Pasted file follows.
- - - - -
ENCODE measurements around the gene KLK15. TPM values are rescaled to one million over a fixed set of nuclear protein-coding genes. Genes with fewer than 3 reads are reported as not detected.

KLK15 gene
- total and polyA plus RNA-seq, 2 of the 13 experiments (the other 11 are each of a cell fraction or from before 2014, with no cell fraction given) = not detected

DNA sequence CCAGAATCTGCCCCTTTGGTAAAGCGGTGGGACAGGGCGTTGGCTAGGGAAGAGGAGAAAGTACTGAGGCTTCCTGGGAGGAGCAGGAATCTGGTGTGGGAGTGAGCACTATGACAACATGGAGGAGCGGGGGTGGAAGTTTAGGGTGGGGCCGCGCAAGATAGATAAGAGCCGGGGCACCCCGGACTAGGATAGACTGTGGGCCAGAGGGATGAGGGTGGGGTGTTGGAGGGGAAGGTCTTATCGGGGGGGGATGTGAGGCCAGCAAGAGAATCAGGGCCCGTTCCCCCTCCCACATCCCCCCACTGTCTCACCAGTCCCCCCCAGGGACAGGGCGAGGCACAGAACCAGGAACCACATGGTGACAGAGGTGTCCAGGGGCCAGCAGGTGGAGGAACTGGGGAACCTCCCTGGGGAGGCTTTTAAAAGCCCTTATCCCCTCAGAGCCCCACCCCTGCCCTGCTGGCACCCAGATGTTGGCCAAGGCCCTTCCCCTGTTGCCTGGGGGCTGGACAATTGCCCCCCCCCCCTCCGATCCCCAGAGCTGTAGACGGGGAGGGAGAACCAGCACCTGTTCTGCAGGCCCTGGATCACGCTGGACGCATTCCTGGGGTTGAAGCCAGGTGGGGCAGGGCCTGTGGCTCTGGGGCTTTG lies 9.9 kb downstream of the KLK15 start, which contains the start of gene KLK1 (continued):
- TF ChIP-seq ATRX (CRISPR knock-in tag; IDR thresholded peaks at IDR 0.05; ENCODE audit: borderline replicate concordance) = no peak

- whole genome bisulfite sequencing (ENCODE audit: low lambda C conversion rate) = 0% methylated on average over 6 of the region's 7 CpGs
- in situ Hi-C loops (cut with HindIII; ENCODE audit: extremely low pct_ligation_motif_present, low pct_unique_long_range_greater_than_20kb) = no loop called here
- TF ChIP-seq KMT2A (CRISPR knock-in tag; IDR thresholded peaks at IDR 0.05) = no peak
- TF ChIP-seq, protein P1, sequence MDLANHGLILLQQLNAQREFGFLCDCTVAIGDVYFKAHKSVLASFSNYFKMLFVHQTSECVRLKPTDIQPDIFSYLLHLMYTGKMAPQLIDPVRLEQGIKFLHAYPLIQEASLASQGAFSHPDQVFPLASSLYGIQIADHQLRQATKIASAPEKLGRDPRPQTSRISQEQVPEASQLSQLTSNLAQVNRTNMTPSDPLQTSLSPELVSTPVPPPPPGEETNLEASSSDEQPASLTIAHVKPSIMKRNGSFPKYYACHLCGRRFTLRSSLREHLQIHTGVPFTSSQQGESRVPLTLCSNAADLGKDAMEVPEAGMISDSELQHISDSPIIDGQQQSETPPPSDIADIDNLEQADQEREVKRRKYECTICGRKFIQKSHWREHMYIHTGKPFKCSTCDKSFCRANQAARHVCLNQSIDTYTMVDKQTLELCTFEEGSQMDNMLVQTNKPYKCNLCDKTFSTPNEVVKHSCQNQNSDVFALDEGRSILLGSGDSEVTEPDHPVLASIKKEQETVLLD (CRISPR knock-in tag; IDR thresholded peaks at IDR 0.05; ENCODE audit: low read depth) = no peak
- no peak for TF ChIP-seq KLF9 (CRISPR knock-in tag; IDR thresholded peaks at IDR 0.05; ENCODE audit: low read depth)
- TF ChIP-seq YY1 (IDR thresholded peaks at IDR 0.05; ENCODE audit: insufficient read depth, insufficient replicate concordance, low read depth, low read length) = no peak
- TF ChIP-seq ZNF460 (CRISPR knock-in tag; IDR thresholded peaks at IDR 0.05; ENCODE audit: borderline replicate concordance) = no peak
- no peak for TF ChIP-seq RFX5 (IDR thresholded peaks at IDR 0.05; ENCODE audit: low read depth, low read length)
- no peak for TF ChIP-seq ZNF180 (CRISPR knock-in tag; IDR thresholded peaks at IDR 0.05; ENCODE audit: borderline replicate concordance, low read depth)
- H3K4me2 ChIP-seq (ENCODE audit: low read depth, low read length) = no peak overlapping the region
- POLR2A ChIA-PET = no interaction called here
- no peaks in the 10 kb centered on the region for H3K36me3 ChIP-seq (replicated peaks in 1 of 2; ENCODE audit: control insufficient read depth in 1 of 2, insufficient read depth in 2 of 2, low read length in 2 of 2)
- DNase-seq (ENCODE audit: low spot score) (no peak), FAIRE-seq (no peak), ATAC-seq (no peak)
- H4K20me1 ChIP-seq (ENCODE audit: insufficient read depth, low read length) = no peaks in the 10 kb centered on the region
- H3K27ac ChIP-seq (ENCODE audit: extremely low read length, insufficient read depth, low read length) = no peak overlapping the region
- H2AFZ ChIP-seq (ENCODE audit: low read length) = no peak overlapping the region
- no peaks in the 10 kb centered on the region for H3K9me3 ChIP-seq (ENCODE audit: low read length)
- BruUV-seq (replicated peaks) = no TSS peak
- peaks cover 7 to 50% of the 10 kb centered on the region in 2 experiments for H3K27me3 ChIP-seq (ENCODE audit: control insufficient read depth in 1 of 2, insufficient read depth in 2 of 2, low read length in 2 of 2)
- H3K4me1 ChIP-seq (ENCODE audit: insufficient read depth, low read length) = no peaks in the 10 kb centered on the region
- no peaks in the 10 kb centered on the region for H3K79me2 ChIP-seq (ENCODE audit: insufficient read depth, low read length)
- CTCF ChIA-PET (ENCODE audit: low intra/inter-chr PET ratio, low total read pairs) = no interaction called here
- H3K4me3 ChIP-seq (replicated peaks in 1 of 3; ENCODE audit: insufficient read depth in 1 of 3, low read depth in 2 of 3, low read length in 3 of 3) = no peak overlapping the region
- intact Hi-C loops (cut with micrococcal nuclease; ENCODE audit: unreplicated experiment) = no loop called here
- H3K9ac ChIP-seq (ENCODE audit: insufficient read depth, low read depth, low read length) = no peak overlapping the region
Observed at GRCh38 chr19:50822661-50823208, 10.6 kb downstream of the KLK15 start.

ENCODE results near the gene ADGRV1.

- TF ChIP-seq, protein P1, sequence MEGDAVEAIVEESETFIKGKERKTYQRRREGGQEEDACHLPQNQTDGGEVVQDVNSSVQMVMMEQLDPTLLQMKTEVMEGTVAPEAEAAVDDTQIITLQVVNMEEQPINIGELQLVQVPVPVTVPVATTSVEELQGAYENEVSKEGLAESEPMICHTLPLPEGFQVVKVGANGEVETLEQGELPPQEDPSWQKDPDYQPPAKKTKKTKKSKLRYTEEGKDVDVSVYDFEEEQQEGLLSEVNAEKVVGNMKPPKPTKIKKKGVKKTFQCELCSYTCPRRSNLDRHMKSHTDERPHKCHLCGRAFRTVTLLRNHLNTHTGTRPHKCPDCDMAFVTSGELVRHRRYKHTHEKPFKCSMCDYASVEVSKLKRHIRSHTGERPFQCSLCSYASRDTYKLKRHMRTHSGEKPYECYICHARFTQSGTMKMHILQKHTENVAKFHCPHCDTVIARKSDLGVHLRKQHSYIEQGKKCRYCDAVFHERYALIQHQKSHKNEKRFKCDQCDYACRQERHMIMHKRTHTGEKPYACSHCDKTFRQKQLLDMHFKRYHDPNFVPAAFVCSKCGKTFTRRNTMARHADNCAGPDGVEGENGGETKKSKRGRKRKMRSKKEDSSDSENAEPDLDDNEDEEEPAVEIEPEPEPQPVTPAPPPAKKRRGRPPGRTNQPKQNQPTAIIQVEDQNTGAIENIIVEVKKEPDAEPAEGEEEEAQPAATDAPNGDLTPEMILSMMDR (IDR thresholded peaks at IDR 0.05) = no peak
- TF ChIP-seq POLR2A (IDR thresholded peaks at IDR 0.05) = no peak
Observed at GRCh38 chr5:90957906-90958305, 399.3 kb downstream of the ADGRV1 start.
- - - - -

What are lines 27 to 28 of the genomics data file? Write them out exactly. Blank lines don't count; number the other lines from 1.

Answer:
- CTCF ChIA-PET (ENCODE audit: low intra/inter-chr PET ratio, low total read pairs) = no interaction called here
- H3K4me3 ChIP-seq (replicated peaks in 1 of 3; ENCODE audit: insufficient read depth in 1 of 3, low read depth in 2 of 3, low read length in 3 of 3) = no peak overlapping the region